Solid Blues Records [Release date 02.06.17]
Award winning Canadian blues-rock guitarist JW-Jones ditches most of the rock elements to ingratiate himself with the industry hotbed that is Nashville. ‘High Temperature’ showcases a handful of good songs that have one eye on the radio and are bolstered by some fine guitar playing.
Just where it will fit in the current blues-rock market is a hard one to call, though suffice it to say that any song-driven album will always find a home in Nashville.
‘High Temperature’ wisely sticks to a mid-paced, song focused format well suited to JW’s middling vocals and judicious tone colours.
He tops and tails the album with some sparkling guitar work on the bluesy groove of ‘Price You Pay’ and a blistering finale when he gets his Lonnie Mack chops together on a cover of ‘Wham’
In truth, for a high energy performer this is a laid back album with understated vocals and a soulful undertow. He’s happiest when he leans into a groove as on the catchy mid-tempo funk of ‘How Many Hearts’, which breaks new ground on a duet with the Jaida Dreyer who penned the song. It veers smoothly towards a call and response section, but slightly disappoints with a rather hurried ending.
The title track is a good example of the way he pulls together contrasting styles. It starts out as a workaday stop-time shuffle, but as the band stretches out, he indulges himself in an extended and intense solo full of spiky notes that takes the song up a notch.
And if that song has great potential as a live number, then the later ‘Out In The Woods’ confirms his abilities, as he jams on a laid back groove with some steely licks over a lilting rhythm section. All the more frustrating then, when the fade some comes just a shade too early.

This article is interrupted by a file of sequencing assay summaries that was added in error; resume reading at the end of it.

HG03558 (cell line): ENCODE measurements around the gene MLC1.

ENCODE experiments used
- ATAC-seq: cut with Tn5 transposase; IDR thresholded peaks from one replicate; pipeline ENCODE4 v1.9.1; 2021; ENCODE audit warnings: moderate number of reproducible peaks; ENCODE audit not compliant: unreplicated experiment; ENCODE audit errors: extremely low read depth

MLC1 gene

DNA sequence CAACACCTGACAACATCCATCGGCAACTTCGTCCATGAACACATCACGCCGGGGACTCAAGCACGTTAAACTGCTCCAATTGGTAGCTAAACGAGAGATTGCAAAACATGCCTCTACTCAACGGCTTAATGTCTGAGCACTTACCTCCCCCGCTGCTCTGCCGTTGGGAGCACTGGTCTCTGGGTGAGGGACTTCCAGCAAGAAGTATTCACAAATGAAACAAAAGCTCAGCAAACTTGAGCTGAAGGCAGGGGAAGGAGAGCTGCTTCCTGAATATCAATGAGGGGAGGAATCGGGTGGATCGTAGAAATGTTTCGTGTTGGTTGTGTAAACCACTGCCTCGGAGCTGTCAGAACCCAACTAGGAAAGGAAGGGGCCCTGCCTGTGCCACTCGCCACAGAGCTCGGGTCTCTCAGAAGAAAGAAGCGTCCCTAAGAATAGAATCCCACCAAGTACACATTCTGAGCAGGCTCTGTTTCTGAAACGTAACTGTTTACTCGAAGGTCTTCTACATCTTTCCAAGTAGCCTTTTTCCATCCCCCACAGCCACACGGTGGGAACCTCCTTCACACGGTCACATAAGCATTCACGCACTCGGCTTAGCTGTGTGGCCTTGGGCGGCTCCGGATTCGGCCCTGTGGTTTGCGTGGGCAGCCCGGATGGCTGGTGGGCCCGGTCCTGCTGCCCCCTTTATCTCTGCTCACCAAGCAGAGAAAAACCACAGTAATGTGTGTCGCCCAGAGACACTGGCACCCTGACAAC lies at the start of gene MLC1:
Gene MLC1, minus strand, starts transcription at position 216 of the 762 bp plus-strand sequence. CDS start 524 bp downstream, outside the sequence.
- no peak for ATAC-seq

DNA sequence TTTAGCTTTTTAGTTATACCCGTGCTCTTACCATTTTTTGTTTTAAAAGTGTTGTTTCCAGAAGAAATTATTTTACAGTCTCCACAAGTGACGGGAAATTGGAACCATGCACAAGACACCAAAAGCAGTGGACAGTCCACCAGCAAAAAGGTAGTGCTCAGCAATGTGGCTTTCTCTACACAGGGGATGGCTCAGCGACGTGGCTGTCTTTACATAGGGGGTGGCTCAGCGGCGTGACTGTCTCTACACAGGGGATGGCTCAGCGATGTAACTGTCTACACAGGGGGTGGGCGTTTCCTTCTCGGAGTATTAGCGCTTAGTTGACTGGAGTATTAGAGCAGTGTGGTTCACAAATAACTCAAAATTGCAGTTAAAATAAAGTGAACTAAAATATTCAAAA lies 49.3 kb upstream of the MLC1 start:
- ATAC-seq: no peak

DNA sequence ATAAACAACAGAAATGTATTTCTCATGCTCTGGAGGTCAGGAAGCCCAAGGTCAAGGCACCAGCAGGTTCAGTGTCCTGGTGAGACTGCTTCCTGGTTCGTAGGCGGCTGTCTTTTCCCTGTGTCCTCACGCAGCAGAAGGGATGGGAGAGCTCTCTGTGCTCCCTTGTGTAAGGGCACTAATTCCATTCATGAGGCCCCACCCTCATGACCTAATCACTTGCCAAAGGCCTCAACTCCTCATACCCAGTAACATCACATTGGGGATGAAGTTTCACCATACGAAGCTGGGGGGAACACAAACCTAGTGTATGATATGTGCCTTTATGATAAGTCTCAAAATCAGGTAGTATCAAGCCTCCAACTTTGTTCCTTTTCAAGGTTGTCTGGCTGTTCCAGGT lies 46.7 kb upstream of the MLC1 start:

For the rest, there’s the faux chanted hook of ‘Murder in My Heart For The Judge’, notable for some intense licks on an otherwise prosaic piece. The autobiographical and tightly wrapped, Who Am I’, is much better, with crisp, resonating notes and a greater vocal urgency with pristine diction.
He wisely opts for additional bv’s on ‘Same Mistakes’ to bring some heft to the vocals, alongside a sudden burst of big toned guitar and an uplifting organ break.
As he sings: ‘Who I am, is who I am’, you can’t help but think that he’s making a statement about his musical independence. Put simply, ‘High Temperature’ is a misleading album title, as it gently beguiles us with engaging songs and bubbles up through deep grooves and some intricate guitar work.
JW’s song writing collaboration with fellow Canadian Dick Cooper has a way to go. The duo are nothing if not ambitious, shifting from their bluesy roots template to a country influenced ballad on ‘Leave Me Out’. The doubled up harmonies make an unexpected impression on a slow burner with tremulous slide guitar touches.
If blues and country are significant influences here, so is white boy soul, as evidenced by the falsetto on ‘Already Know’. It neatly taps into the contemporary soul sound that has such significant hold on Nashville at the moment.
It’s this willingness to explore different musical strands and occasionally step out of his vocal comfort zone that gives ‘High Temperature’ a welcome left field approach.
The more you play it, the more his vocal phrasing and guitar licks stick in the mind. The question is whether a listener already saturated with such MOR albums has the patience to dig deep and find the treasure. ***
Review by Pete Feenstra
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